I’ve never been a comic book guy. Perhaps I was brainwashed by trappings of “high culture,” the elite traditions of an English major, or perhaps I just never trusted anything that wasn’t so dense with words that it had to provide deeper meaning.
When I was waiting tables way back in the early ’90s, a scrubby cook who looked as if he’d walked straight out of a comic book—bushy red hair, skin and bones, a hopeless music nerd—gave me a wadded-up copy of some stuff by Adrian Tomine (jeepers, he must have been 18 or 19 then). I read it and thought it was great, unlike any other cartoonist I’d read, a poet of small, lonely moments, a minimalist who could fill the mundane with meaning.
I Xeroxed that wadded-up cartoon and never forgot Tomine’s name, so I’ve taken pleasure in watching his rise in stature.
I recently read Shortcomings and thought, in short, that it packed as much punch as any novel I’ve read. Although graphic novels might not be able to offer the depth and texture of a classic like Anna Karenina, they certainly match a short story or a film’s ability to excavate and reveal meaning in the tiny moments of life.
In fact, the graphic novel probably suffers from its comparisons to a novel. It’s more like a film—I read Shortcomings in about an hour and a half and felt like I’d seen a film when I put the book down. His panels combe the precision of line drawings with the gentle pacing of art-house film. The facial expressions and gestures are subtle, and his dialogue is sharp and true whether he’s portraying a squabble in a dive bar or the negotiations that precede a kiss.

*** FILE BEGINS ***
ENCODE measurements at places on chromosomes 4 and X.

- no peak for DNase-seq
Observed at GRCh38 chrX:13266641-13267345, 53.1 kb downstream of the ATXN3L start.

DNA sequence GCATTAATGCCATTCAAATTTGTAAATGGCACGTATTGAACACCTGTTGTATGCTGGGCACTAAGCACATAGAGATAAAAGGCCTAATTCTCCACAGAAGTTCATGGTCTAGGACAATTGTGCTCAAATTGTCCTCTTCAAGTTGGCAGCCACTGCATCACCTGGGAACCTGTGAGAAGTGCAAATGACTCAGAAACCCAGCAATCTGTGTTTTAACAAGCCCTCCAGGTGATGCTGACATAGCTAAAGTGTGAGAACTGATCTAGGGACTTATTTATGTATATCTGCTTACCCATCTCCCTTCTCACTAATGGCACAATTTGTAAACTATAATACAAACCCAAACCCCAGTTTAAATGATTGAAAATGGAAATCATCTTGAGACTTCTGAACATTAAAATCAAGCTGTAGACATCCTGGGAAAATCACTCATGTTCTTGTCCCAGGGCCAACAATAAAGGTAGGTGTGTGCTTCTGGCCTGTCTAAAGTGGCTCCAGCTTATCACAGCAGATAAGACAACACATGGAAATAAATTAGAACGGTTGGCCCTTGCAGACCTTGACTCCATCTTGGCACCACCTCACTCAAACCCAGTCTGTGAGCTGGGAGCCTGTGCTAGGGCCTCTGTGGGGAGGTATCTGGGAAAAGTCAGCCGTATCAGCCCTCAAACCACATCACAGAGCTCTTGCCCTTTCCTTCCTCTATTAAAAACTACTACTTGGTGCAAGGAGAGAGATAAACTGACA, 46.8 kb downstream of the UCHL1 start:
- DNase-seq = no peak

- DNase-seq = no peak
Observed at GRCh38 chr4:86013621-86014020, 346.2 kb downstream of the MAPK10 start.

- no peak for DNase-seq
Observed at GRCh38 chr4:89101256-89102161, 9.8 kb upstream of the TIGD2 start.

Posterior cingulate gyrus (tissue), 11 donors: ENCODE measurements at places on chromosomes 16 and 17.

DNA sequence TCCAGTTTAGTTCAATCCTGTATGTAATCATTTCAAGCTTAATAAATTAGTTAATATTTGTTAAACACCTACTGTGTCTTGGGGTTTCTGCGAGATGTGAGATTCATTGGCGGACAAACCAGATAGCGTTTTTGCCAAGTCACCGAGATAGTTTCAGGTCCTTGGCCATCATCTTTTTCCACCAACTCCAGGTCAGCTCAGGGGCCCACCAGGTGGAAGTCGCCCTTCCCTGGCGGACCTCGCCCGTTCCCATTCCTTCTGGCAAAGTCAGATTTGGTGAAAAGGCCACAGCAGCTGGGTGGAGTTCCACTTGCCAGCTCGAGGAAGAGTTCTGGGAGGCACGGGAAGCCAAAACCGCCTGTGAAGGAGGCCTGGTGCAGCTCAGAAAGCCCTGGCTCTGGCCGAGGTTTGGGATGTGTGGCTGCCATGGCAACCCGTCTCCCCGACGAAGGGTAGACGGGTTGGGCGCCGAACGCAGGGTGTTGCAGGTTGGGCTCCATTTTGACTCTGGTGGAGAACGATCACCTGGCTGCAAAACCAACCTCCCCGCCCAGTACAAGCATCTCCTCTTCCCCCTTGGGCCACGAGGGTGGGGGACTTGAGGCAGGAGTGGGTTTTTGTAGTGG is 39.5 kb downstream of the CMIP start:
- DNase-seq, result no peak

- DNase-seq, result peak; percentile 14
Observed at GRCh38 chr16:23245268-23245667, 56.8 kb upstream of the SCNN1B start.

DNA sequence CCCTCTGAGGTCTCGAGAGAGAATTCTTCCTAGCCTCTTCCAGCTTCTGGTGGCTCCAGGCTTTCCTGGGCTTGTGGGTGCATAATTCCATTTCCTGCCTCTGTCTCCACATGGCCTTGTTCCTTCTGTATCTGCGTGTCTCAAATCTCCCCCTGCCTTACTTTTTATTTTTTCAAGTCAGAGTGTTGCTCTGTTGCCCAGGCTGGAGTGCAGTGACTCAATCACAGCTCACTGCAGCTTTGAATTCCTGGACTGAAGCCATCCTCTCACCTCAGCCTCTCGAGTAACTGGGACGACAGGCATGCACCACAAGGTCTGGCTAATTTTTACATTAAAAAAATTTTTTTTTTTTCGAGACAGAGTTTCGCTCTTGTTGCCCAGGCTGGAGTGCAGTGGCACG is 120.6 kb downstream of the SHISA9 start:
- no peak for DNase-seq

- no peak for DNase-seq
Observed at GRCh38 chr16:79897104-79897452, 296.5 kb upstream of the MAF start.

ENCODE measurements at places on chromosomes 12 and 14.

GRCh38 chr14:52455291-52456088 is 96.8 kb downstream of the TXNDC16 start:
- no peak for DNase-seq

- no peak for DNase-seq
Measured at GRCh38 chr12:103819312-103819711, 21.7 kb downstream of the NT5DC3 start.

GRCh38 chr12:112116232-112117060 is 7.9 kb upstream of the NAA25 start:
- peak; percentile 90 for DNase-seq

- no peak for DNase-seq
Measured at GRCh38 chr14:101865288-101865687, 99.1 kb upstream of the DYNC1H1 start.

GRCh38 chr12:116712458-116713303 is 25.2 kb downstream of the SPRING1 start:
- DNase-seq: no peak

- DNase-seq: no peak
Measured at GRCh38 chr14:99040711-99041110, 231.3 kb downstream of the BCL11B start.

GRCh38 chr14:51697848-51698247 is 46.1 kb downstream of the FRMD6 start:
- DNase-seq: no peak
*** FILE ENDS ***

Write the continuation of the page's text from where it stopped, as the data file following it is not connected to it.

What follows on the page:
The main character, Ben Tanaka, is struggling with love and self—as an Asian-American, but primarily as a human being. Tanaka, a 30-year-old movie theater manager in Berkeley, treats his girlfriend Miko poorly, alternating between bitter criticism and sullen withdrawal. She’s a beauty, but he doesn’t seem to realize this, and takes her for granted—like many men, unable to figure out that his sour, caustic comments aren’t appealing.
After tolerating his increasingly churlish behavior for too long, and then discovering his all-white porn stash, Miko suggests they “take some time off” and moves to New York City.
Ben is crushed but in time he begins to pursue a series of blondes. Following a failed attempt to kiss the artsy punk girl who takes tickets at his movie theater, he has a brief affair with a bisexual graduate student who soon dumps him with the sendoff, “I could be totally brutally honest about why I’m doing this, but I’m going to restrain myself because I’m not sure you’d ever recover.”
Shaken, Ben flies to New York City, where, spying on his own girlfriend, he discovers that she has been sleeping with a white man.
Yes, it’s time for Ben to grow up, to view himself through a different lens, to think about being less negative and more appealing—but we know he’s not going to do this for a good, long while. Ben has too many “shortcomings.”
Beyond his”weird self-hatred issues” and “relentless negativity” that Miko points out to him, he has a pathological fear of change. Tomine depicts these flaws almost too faithfully in Ben’s consistently sullen expression, which stands out all the more among the other characters’ precisely inflected faces.
Ben does have a half-redeeming friendship with Alice, a serial-dating Korean dyke who is something of a narcissist and a hypocrite herself. And he has his tender moments. But he seems consistently clueless about his many flaws.
You might say that Ben is the perfect character for a an adolescent reader, if only because he’s trapped in the shortcomings of his own adolescence.
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